Sir: Upon my arrival before your city I had the honor to send to your Honor Captain Buley, of the United States Navy, and second in command of the expedition, to demand of you the surrender of the city of New Orleans to me, as the representative of the Government of the United States. Capt. Buley reported the result of his interview with yourself and the military authorities. It must occur to your Honor that it is not within the province of a naval officer to assume the duties of a military commandant. I come here to reduce New Orleans in obedience to the laws of, and to vindicate the offended majesty of, the Government of the United States. The rights of persons and property shall be secured. I therefore demand of you, as its representative, the unqualified surrender of the city, and that the emblem of sovereignty of the United States be hoisted over the City Hall, Mint and Custom House by meridian this day; all flags and other emblems of sovereignty other than those of the United States to be removed from all the public buildings by that hour. I particularly request you will exercise your authority to quell disturbances, restore order, and call upon all good people of New Orleans to return to their vocations at once, and I particularly demand that no person be molested in their person or property for professing sentiments of loyalty to their government. I shall speedily and severely punish any person or persons who shall commit such outrages as were witnessed yesterday by armed men firing upon helpless women and children for giving expression to their pleasure at witnessing the old flag.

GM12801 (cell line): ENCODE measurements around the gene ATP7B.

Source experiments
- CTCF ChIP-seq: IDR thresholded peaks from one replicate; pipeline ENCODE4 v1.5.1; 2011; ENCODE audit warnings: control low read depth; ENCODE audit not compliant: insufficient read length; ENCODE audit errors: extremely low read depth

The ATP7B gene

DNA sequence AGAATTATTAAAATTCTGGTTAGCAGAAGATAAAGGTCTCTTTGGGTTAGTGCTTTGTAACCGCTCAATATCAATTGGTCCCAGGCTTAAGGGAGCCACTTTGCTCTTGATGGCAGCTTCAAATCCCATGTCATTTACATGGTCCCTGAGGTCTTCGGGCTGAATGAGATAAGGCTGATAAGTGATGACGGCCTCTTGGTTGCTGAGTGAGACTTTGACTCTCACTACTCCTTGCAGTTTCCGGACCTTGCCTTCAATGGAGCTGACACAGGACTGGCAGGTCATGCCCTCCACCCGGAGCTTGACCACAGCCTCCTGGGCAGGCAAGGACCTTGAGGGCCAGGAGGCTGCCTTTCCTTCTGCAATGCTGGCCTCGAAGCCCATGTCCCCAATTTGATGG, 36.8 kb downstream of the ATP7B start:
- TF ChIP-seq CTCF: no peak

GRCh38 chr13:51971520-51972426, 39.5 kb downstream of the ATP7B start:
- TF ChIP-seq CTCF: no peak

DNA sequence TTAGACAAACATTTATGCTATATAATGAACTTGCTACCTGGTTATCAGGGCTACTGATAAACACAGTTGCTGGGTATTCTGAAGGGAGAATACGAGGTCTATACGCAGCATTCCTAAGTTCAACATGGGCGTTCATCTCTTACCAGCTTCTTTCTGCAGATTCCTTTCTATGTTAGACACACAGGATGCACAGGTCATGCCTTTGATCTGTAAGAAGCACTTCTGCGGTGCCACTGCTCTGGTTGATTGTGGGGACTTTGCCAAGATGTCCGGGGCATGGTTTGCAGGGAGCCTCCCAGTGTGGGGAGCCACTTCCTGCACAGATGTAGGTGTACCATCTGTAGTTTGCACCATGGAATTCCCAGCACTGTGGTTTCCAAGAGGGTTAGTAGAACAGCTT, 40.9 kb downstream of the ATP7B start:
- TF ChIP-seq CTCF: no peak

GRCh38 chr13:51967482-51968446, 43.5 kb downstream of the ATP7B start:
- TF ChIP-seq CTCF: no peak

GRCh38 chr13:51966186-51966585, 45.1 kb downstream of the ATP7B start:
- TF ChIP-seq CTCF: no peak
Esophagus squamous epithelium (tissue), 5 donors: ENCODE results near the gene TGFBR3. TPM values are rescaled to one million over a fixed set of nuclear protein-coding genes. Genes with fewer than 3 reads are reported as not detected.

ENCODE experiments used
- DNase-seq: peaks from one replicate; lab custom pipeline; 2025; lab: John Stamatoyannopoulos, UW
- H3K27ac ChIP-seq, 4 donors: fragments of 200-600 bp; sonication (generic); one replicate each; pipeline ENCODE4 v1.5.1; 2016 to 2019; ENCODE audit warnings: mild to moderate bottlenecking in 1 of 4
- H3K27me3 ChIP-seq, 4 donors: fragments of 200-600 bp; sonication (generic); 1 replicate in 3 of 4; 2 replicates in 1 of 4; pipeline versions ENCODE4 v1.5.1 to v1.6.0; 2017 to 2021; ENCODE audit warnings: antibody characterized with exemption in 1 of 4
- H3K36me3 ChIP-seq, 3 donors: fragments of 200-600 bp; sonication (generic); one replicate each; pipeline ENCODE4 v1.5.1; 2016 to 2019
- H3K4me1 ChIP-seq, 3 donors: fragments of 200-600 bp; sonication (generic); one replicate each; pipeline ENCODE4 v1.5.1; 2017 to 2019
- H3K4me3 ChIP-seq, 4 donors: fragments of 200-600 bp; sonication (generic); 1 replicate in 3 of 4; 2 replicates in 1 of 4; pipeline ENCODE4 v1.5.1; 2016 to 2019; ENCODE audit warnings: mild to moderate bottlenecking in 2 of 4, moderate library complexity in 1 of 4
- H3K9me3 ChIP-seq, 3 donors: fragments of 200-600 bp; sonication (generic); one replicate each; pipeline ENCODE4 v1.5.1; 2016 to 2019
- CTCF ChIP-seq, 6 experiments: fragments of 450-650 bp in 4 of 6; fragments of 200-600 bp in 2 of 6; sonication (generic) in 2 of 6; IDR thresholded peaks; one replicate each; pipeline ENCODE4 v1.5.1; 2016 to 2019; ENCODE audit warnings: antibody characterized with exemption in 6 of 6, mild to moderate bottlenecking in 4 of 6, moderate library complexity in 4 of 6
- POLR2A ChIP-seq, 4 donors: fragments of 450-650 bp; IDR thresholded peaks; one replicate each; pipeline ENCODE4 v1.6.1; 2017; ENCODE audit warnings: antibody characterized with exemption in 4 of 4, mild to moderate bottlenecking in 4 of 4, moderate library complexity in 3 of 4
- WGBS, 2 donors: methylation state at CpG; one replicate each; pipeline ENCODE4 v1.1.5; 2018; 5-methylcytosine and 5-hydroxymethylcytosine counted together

I am, very respectfully, your obedient servant,
(Signed) D. G. Farragut, Flag Officer, Western Gulf Squadron.
Answer of Mayor Monroe
Mayoralty of New Orleans, City Hall, April 26th, 1862.
To Flag Officer D. G. Farragut, U.S. Flag Ship Hartford.
Sir: In pursuance of a resolution which he thought proper to take out of regard for the lives of women and children who still crowd this great metropolis, Gen. Lovell has evacuated it with his troops and restored to me the administration of its government and the custody of its honor. I have, in Council with the city fathers, considered the demand you made of me yesterday, of an unconditional surrender of the city, coupled with the requisition to hoist the flag of the United States on the public edifices and haul down the flag that still floats to the breeze from the dome of this hall. It becomes my duty to transmit you an answer, which is the universal sentiment of my constituents, no less than promptings of my own heart, dictated to me on this sad and solemn occasion.